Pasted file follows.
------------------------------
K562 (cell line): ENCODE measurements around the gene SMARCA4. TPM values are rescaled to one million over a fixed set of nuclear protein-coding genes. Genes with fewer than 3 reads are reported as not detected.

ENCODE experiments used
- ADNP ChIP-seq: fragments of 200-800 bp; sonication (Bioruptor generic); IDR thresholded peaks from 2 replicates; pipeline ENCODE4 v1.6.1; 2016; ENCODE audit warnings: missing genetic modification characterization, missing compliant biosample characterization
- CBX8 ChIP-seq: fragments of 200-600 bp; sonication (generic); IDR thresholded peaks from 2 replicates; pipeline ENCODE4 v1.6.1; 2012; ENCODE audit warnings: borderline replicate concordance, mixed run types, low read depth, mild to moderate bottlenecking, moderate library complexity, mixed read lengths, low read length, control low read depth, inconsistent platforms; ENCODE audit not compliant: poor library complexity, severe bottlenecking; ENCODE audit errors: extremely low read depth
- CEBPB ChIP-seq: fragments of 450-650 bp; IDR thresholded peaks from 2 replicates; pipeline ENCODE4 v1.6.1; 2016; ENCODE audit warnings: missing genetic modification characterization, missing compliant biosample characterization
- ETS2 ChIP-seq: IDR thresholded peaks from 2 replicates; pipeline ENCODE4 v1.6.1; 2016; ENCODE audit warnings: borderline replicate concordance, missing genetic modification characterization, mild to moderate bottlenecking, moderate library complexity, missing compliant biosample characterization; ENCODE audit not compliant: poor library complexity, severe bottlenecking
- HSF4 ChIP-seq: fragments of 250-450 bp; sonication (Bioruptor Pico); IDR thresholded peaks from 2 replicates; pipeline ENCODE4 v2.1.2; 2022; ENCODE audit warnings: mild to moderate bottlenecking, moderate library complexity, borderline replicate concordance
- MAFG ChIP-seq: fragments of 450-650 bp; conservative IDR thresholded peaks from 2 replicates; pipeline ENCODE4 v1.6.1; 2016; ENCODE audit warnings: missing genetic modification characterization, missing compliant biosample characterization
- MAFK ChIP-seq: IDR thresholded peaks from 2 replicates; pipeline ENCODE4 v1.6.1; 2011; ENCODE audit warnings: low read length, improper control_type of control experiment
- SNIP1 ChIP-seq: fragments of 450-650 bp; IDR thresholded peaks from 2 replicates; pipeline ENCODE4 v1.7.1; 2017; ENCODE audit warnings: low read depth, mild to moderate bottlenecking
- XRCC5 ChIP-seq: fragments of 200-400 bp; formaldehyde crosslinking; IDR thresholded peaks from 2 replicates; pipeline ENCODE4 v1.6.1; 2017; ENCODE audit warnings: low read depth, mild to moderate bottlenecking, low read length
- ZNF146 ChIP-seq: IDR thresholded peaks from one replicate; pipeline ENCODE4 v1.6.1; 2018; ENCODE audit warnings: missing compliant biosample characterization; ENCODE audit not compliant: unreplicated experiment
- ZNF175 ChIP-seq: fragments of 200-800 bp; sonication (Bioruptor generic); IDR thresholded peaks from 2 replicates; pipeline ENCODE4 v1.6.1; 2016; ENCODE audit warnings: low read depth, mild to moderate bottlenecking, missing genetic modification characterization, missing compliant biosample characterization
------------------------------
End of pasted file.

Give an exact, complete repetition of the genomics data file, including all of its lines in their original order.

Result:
K562 (cell line): ENCODE measurements around the gene SMARCA4. TPM values are rescaled to one million over a fixed set of nuclear protein-coding genes. Genes with fewer than 3 reads are reported as not detected.

ENCODE experiments used
- ADNP ChIP-seq: fragments of 200-800 bp; sonication (Bioruptor generic); IDR thresholded peaks from 2 replicates; pipeline ENCODE4 v1.6.1; 2016; ENCODE audit warnings: missing genetic modification characterization, missing compliant biosample characterization
- CBX8 ChIP-seq: fragments of 200-600 bp; sonication (generic); IDR thresholded peaks from 2 replicates; pipeline ENCODE4 v1.6.1; 2012; ENCODE audit warnings: borderline replicate concordance, mixed run types, low read depth, mild to moderate bottlenecking, moderate library complexity, mixed read lengths, low read length, control low read depth, inconsistent platforms; ENCODE audit not compliant: poor library complexity, severe bottlenecking; ENCODE audit errors: extremely low read depth
- CEBPB ChIP-seq: fragments of 450-650 bp; IDR thresholded peaks from 2 replicates; pipeline ENCODE4 v1.6.1; 2016; ENCODE audit warnings: missing genetic modification characterization, missing compliant biosample characterization
- ETS2 ChIP-seq: IDR thresholded peaks from 2 replicates; pipeline ENCODE4 v1.6.1; 2016; ENCODE audit warnings: borderline replicate concordance, missing genetic modification characterization, mild to moderate bottlenecking, moderate library complexity, missing compliant biosample characterization; ENCODE audit not compliant: poor library complexity, severe bottlenecking
- HSF4 ChIP-seq: fragments of 250-450 bp; sonication (Bioruptor Pico); IDR thresholded peaks from 2 replicates; pipeline ENCODE4 v2.1.2; 2022; ENCODE audit warnings: mild to moderate bottlenecking, moderate library complexity, borderline replicate concordance
- MAFG ChIP-seq: fragments of 450-650 bp; conservative IDR thresholded peaks from 2 replicates; pipeline ENCODE4 v1.6.1; 2016; ENCODE audit warnings: missing genetic modification characterization, missing compliant biosample characterization
- MAFK ChIP-seq: IDR thresholded peaks from 2 replicates; pipeline ENCODE4 v1.6.1; 2011; ENCODE audit warnings: low read length, improper control_type of control experiment
- SNIP1 ChIP-seq: fragments of 450-650 bp; IDR thresholded peaks from 2 replicates; pipeline ENCODE4 v1.7.1; 2017; ENCODE audit warnings: low read depth, mild to moderate bottlenecking
- XRCC5 ChIP-seq: fragments of 200-400 bp; formaldehyde crosslinking; IDR thresholded peaks from 2 replicates; pipeline ENCODE4 v1.6.1; 2017; ENCODE audit warnings: low read depth, mild to moderate bottlenecking, low read length
- ZNF146 ChIP-seq: IDR thresholded peaks from one replicate; pipeline ENCODE4 v1.6.1; 2018; ENCODE audit warnings: missing compliant biosample characterization; ENCODE audit not compliant: unreplicated experiment
- ZNF175 ChIP-seq: fragments of 200-800 bp; sonication (Bioruptor generic); IDR thresholded peaks from 2 replicates; pipeline ENCODE4 v1.6.1; 2016; ENCODE audit warnings: low read depth, mild to moderate bottlenecking, missing genetic modification characterization, missing compliant biosample characterization